So I couldn’t write yesterday, it was just too hot. Yes, we had been warned but I still landed up in 33 degree heat with a small, poxy fan just circulating over heated air. Uncomfortable is not the word. I spent most of the day spread eagle on the sofa, with said ineffective fan directed at me, in my undies. Glad my family weren’t here to see that! And then because I’m still alone I could have wept last night when I had to shut all the windows just incase a zombie happened to pop his/her/its head through the window (yes, I’m still reading the zombie series) so cue a sleepless sweaty night that I really don’t want to repeat. So today I’m grumpy and although it isn’t as hot I still wish we had installed that hot tub in the garden. 

On the plus side we did have the mother of all storms last night, with wonderful cool, massive raindrops and I did find myself out there dancing (OK, sitting quietly) in the rain which was nice if not a little lonely without my man. 

Aside from the usual uncomfortable reaction we probably all have to unexpected weather I also get barometric headaches, and they don’t go away with headache pills. Those you just have to put up with until the storm has passed.  I’m like a freaking barometer, if there is going to be a storm I know it. My ears start to fill up and my ear drums twitch. I don’t know how else to describe it, it’s like I’m standing next to the worlds biggest speaker, you must have done that as a child, put your head near the speaker to feel your eardrums move, well it’s like that but they do it independently and it’s not as much fun as it was as a kid. It’s odd, and tickles but not in a good way. But on the plus side at least I can always advise my family if they need to take a rain coat when they go out….. Looking on he positive and all that. The lightheadedness is not as useful, that’s just a pain.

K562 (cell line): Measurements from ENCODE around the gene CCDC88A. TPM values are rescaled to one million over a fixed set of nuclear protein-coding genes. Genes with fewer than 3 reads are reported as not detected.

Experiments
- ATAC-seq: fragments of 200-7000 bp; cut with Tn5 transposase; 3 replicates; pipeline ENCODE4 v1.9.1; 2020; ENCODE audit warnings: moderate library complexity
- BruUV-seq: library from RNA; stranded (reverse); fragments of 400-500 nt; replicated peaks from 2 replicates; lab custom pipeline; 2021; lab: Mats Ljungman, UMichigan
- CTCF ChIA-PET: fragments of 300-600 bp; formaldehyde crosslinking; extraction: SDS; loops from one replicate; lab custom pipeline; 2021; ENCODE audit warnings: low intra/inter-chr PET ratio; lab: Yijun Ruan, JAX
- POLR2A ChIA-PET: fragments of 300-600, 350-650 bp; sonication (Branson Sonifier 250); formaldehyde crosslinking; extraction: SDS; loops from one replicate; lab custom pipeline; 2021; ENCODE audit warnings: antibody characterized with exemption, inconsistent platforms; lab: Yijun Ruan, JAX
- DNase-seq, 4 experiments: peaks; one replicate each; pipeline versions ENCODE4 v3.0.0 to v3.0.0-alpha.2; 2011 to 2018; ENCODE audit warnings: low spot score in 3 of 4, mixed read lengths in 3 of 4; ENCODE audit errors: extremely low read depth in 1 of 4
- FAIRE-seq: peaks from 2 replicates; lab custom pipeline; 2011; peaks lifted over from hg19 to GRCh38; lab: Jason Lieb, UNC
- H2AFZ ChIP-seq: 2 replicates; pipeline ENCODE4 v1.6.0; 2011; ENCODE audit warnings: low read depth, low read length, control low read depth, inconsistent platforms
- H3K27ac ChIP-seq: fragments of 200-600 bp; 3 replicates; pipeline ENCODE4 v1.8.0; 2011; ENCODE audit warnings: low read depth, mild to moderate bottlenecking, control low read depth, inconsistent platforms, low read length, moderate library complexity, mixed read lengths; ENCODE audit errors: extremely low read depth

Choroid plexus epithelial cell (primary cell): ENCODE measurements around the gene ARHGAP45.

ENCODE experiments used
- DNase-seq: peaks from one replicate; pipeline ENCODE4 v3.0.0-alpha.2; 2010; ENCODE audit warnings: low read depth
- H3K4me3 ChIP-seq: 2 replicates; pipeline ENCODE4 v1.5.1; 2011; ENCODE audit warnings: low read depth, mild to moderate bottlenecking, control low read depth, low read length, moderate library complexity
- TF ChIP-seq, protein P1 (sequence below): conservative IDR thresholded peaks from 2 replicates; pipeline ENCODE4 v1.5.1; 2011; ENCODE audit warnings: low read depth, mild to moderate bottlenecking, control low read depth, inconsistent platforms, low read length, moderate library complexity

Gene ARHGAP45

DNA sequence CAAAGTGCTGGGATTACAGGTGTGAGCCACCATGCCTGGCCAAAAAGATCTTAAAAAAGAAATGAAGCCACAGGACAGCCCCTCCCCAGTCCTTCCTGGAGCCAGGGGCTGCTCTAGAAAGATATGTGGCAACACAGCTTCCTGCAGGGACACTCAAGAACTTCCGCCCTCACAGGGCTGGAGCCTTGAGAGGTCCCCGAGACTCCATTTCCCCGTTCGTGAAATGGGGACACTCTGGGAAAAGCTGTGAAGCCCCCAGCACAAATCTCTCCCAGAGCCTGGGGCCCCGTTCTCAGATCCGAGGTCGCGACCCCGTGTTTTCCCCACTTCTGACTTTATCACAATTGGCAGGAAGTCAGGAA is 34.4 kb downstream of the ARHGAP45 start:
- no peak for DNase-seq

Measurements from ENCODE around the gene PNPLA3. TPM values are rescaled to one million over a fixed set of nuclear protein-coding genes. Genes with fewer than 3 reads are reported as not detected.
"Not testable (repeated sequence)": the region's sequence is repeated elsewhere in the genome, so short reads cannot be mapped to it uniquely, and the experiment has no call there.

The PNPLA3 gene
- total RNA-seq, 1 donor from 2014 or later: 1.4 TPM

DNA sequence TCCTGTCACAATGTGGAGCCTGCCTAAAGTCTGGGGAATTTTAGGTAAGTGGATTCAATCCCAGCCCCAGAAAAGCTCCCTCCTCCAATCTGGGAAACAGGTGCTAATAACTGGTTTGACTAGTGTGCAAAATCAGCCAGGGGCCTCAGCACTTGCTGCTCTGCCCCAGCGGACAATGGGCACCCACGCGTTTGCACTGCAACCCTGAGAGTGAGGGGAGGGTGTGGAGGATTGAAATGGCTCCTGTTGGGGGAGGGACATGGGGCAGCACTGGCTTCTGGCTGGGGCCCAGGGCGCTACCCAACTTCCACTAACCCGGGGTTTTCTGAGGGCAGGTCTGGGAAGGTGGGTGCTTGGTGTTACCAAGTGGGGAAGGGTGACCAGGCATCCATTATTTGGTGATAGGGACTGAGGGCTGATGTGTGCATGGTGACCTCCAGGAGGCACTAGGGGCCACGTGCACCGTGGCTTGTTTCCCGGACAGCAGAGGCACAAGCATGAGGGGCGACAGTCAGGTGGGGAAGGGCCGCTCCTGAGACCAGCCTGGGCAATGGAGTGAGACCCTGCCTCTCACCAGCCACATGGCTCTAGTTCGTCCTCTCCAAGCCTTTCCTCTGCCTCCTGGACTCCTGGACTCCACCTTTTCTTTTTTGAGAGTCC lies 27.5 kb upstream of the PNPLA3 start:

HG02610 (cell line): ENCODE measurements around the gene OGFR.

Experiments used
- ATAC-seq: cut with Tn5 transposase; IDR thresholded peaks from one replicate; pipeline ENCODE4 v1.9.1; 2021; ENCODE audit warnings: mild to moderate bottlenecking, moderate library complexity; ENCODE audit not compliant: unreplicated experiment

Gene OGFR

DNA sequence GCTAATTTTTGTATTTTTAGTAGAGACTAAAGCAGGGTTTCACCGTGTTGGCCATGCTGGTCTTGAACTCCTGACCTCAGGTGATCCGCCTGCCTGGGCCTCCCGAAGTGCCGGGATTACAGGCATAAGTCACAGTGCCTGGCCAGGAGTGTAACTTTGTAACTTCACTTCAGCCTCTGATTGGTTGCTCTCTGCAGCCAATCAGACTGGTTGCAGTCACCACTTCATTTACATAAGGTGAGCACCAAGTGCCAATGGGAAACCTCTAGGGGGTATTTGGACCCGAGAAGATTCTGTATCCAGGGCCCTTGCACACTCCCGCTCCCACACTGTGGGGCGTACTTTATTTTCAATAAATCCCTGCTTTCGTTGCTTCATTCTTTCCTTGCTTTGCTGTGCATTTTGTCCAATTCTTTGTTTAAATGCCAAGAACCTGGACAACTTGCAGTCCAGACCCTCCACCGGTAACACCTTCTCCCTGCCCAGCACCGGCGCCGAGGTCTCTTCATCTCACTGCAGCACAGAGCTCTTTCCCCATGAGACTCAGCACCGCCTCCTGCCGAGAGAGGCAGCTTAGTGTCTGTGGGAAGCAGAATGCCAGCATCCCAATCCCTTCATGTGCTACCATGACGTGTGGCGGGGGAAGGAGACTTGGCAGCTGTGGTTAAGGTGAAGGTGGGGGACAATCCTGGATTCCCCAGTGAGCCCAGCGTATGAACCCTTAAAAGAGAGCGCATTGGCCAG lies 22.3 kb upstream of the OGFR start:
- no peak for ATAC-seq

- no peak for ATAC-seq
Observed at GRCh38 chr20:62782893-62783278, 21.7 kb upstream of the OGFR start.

I’m also pretty good at predicting snow, although it’s not as accurate, I often wondered if I should have got a job as a weather girl and wonder if I have missed my calling.